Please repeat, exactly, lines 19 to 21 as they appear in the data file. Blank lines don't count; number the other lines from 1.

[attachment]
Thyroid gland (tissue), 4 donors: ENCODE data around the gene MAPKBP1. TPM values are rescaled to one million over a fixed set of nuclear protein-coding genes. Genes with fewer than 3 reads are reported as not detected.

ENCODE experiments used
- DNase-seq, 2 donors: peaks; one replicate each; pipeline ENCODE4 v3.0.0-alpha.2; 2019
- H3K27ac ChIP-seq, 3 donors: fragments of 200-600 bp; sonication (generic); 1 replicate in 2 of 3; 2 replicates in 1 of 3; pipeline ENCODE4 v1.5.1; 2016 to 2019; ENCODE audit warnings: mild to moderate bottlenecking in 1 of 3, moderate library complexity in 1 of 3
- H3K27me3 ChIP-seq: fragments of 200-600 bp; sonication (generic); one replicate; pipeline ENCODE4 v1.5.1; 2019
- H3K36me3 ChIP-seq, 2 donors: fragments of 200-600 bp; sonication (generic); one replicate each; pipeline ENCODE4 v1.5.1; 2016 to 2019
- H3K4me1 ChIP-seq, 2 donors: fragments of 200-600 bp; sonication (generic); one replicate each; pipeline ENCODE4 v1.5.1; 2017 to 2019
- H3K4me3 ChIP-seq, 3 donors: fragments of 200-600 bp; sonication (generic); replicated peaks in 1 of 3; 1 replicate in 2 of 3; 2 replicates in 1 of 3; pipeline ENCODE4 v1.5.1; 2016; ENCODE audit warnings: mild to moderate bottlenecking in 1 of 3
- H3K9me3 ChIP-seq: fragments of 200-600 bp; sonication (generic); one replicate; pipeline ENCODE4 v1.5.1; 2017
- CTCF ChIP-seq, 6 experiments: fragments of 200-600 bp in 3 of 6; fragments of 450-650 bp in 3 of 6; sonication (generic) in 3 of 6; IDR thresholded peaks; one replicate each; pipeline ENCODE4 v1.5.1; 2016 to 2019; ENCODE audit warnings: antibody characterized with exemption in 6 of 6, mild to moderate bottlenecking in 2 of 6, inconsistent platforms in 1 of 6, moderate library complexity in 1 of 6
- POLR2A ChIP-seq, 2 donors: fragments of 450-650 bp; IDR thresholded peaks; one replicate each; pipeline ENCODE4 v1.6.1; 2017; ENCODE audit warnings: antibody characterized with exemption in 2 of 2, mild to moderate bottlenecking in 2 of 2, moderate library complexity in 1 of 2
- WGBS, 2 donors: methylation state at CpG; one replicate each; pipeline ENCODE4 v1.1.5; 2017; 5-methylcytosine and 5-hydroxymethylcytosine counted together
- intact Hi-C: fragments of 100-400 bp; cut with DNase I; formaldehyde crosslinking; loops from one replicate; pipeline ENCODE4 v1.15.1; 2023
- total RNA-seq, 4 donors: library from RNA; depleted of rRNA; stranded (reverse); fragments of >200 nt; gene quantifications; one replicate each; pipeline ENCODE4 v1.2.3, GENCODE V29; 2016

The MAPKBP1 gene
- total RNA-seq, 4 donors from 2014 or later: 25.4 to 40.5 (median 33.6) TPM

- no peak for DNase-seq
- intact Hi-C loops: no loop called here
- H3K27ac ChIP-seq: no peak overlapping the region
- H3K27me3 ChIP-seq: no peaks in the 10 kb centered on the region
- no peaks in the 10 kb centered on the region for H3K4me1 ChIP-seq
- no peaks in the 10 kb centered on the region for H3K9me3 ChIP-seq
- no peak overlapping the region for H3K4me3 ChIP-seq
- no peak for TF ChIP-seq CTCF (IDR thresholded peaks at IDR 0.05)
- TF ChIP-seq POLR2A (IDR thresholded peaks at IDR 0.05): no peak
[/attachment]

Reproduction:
- H3K27ac ChIP-seq: no peak overlapping the region
- H3K27me3 ChIP-seq: no peaks in the 10 kb centered on the region
- no peaks in the 10 kb centered on the region for H3K4me1 ChIP-seq